The exhibition began with glass cabinets filled with personal albums and memorabilia, showing where Isabella Blow had grown up. A small video was shown of Blow leafing through a family album. There were photographs of her striking wedding day outfit and the outfit she had worn to Andy Warhol’s funeral. Immediately, there was a sense that her private life was inextricably linked to her public life, and her fashion sense courted this attention whilst retaining an intensely personal declaration of her own character.
Isabella Blow’s style and the remaining material clothes bear the imprints of a well-lived life. Beginning with family, the exhibition moved onto the definitive collaborative friendships that Isabella made throughout her career.
As we moved through the exhibition, Shonagh pointed out details that I had missed the first time around; a lock of hair that had been sewn into the back of an Alexander McQueen dress provided evidence of Blow and Mc Queen’s shared interest in martyrdom and relics. Blow had deeply loved Joan of Arc and the inspiration behind this particular Mc Queen collection was Jack the Ripper. The worn trail of a dress in the second room, a ‘nightmare’ for dress restorers to cope with, was a fascinating garment that managed to stay in the show. The stains and the tears linked to some of the theory that we have been reading on the Courtauld History of Dress MA, such as Iris Marion’s essay ‘Women Recovering Our Clothes’ (2005) and Lisa Cohen’s exploration of ‘the seam’ in her essay ‘Frock Consciousness’ (1999). Through its wear and imperfections, the dress spoke to the senses and contributed, along with the fragmented mannequins designed by Shona Heath, to the feel of a living garment.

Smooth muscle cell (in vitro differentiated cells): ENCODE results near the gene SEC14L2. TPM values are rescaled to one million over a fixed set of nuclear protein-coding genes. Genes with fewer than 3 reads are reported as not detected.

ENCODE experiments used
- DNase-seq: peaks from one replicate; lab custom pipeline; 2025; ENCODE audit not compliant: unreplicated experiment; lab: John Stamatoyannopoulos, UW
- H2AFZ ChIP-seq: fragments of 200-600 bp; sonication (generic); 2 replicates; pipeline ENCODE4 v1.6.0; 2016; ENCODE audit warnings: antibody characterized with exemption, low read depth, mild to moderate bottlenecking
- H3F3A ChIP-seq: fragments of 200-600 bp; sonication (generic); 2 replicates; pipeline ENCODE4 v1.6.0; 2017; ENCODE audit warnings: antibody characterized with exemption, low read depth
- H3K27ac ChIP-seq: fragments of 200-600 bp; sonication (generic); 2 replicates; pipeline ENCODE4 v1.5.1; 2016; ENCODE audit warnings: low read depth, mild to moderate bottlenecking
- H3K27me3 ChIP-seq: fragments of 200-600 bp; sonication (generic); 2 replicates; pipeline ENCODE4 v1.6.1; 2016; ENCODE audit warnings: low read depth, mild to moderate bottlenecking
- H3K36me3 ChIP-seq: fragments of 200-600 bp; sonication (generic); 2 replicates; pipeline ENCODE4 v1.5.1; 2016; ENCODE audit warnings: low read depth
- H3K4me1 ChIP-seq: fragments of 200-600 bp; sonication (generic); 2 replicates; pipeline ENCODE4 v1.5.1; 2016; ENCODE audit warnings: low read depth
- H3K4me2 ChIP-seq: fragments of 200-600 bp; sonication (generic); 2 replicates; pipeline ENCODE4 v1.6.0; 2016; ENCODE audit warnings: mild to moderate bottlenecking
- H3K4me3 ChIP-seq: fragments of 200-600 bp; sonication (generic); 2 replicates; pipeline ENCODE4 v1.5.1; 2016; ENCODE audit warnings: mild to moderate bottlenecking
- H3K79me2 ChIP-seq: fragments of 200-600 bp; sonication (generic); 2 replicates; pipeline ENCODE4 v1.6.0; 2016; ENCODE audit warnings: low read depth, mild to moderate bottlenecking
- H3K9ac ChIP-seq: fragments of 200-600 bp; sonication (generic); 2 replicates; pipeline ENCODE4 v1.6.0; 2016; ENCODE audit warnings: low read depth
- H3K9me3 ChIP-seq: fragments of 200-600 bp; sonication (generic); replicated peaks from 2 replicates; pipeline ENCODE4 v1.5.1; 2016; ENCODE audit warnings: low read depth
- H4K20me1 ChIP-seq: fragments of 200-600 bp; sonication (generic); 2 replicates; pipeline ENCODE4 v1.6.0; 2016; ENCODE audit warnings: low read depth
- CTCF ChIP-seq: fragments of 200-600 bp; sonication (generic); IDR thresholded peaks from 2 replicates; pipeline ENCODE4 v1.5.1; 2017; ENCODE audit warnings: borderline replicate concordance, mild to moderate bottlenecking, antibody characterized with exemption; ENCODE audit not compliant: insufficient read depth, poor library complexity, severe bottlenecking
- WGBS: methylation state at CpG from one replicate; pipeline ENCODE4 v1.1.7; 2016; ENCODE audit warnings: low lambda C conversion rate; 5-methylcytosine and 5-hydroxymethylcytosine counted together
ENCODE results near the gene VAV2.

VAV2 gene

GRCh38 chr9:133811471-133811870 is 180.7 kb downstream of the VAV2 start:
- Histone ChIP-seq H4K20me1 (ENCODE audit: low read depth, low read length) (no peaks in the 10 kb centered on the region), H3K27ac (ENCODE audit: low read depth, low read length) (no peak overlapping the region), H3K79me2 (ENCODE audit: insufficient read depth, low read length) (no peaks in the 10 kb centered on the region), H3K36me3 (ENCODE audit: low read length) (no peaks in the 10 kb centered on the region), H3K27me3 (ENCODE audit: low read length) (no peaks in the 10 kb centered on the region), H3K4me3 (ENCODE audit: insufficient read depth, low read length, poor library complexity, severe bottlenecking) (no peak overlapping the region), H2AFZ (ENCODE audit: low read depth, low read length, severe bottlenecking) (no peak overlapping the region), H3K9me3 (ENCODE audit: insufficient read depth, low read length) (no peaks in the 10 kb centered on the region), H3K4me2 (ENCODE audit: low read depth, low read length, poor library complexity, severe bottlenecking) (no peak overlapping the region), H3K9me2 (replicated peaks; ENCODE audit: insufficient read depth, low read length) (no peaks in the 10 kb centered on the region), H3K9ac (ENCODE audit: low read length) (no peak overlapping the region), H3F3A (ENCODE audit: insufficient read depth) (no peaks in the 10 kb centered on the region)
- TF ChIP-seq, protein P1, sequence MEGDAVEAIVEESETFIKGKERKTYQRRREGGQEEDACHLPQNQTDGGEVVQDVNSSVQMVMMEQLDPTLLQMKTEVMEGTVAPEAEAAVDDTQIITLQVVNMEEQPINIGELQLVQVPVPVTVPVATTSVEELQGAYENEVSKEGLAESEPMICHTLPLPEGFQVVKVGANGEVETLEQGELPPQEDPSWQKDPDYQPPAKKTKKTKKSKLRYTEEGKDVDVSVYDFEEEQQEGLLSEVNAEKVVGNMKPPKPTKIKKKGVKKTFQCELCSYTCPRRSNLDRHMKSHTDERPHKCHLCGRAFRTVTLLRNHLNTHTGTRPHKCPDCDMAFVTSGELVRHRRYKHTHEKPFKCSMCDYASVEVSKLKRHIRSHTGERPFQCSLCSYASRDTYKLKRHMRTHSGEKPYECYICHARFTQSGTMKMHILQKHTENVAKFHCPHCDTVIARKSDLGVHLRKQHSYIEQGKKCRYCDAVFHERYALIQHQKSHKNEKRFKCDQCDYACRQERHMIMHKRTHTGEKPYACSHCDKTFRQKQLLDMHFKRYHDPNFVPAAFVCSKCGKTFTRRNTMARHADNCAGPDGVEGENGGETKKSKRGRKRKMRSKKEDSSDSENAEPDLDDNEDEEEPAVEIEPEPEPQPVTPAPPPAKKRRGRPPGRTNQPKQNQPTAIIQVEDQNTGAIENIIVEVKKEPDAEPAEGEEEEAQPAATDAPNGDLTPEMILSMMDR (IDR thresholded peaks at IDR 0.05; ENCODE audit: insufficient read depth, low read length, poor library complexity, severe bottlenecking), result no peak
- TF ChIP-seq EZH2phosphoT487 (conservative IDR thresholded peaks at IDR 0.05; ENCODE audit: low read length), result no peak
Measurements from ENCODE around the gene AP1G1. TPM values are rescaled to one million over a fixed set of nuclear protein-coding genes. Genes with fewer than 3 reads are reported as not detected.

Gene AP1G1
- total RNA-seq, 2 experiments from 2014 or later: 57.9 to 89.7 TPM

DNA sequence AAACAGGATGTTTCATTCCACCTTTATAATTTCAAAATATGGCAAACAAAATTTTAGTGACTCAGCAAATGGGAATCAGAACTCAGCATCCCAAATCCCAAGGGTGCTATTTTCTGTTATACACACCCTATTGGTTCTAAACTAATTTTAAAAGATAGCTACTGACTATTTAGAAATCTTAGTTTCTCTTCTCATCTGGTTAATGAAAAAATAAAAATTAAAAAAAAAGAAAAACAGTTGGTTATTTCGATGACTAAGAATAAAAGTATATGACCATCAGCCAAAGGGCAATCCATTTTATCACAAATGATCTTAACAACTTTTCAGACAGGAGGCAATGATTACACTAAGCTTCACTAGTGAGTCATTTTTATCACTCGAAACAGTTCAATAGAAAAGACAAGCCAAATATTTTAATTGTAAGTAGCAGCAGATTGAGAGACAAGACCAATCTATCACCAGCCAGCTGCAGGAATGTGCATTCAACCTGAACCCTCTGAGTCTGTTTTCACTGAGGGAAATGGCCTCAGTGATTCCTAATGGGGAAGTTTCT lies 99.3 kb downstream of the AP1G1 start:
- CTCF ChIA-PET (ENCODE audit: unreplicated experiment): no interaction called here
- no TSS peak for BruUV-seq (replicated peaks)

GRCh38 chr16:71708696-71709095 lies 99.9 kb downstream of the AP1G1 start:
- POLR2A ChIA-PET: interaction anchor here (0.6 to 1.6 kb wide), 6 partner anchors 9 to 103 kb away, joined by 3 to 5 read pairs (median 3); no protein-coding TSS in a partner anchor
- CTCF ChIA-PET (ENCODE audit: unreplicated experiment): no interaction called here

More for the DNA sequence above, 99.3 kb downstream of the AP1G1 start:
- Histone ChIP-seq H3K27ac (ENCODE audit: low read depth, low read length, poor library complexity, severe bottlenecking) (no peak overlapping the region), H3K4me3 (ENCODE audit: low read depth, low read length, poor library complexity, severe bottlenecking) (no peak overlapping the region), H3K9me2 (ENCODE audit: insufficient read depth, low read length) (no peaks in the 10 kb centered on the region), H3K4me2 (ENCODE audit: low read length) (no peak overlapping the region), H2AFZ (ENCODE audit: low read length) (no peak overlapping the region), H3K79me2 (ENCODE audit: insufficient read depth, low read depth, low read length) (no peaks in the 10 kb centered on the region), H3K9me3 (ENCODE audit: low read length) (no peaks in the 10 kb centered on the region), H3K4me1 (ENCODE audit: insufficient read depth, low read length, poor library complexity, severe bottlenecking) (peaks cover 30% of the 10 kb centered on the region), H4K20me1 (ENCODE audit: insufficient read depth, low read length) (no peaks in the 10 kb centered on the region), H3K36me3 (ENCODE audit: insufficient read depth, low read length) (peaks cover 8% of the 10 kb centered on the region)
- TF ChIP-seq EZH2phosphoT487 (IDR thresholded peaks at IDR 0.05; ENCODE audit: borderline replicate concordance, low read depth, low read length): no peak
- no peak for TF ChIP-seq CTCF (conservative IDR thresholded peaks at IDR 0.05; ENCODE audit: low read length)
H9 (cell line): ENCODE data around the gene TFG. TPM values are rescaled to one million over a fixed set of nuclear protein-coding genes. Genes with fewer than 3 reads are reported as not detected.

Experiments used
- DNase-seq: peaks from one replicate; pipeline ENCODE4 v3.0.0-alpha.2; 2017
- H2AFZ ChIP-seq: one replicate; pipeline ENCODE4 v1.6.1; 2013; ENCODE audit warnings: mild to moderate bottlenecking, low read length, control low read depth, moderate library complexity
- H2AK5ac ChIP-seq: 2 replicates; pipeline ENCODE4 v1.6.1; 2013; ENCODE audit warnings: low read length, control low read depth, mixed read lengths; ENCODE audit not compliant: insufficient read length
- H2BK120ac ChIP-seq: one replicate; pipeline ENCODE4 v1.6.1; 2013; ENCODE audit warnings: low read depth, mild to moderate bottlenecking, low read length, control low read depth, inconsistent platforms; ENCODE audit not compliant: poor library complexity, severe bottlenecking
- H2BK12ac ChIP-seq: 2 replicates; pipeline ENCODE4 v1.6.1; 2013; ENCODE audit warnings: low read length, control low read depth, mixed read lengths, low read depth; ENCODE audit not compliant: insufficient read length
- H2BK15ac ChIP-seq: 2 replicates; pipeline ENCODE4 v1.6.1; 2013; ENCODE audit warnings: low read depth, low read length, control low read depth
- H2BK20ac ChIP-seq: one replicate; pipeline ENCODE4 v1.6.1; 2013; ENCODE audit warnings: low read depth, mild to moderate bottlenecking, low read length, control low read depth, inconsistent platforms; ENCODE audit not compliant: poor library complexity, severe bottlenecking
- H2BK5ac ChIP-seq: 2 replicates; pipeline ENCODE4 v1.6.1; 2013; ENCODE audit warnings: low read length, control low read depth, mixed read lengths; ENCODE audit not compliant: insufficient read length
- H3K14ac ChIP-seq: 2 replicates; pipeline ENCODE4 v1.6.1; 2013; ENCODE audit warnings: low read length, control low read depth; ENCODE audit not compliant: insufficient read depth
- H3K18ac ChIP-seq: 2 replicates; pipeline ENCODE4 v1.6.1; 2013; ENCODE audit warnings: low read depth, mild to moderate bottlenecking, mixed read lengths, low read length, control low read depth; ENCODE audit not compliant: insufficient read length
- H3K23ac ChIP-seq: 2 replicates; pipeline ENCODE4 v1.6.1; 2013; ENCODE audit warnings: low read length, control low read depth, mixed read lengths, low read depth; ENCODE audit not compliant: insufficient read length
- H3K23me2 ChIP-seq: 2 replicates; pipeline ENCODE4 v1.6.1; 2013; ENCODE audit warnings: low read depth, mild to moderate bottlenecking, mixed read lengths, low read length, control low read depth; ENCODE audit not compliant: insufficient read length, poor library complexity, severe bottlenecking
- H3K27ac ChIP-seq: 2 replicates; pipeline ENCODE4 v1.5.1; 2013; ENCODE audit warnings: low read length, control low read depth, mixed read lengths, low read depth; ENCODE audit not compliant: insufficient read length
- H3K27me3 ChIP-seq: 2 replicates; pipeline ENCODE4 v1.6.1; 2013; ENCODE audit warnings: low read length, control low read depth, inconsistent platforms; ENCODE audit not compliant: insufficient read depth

Shonagh’s innate and encyclopedic knowledge of fashion history, which she shared in a lively and memorable manner, reminded me of our tutor, Dr Rebecca Arnold. Listening to Shonagh’s modesty about the most innovative parts of the exhibition was particularly inspiring. She created a sense in which it was, as if by luck, that the original footage of the various fashion shows from the Royal College of Art, seen in the second room, had been displayed. This was an ingenious part of the exhibition that allowed the viewer to feel the pulse of fashion at the time when Isabella was working. In many ways, Shonagh’s innovative approach to fashion curation created parallels between Shonagh and Isabella, something crucial, perhaps, for a curator to feel whilst making a show in someone else’s honour. Isabella’s own drive to bring art school graduates into contact with established institutions was matched by the introduction of art school film footage into the vicinity of the established institution of Somerset House and more broadly, the museum itself. Blow took Hussein Chayalan’s collection, featured in the show, in black bin bags to the boutique Browns on South Molton Street, insisting that they display his work. The exhibition itself was polished and sophisticated, both conceptually and literally. But what struck me most was that it stemmed from working directly with Isabella’s clothes, archiving them for another formidable character, Daphne Guiness. It was through this level of personal contact and interest that the idea for the exhibition had emerged. Indeed, Shonagh described archiving Isabella’s clothes from black bin bags, proof that the makeshift mentality of Isabella still lives on. In the fourth part of the exhibition, Julia (also on the Courtauld History of Dress MA) noted three of the same shoe, which suggested evidence of a lost shoe. Aware of our own outfits, we admired Shonagh Marshall’s heels, to which she responded that dealing with such a fashionable subject, she could hear Isabella asking her, ‘why are you not in heels today?’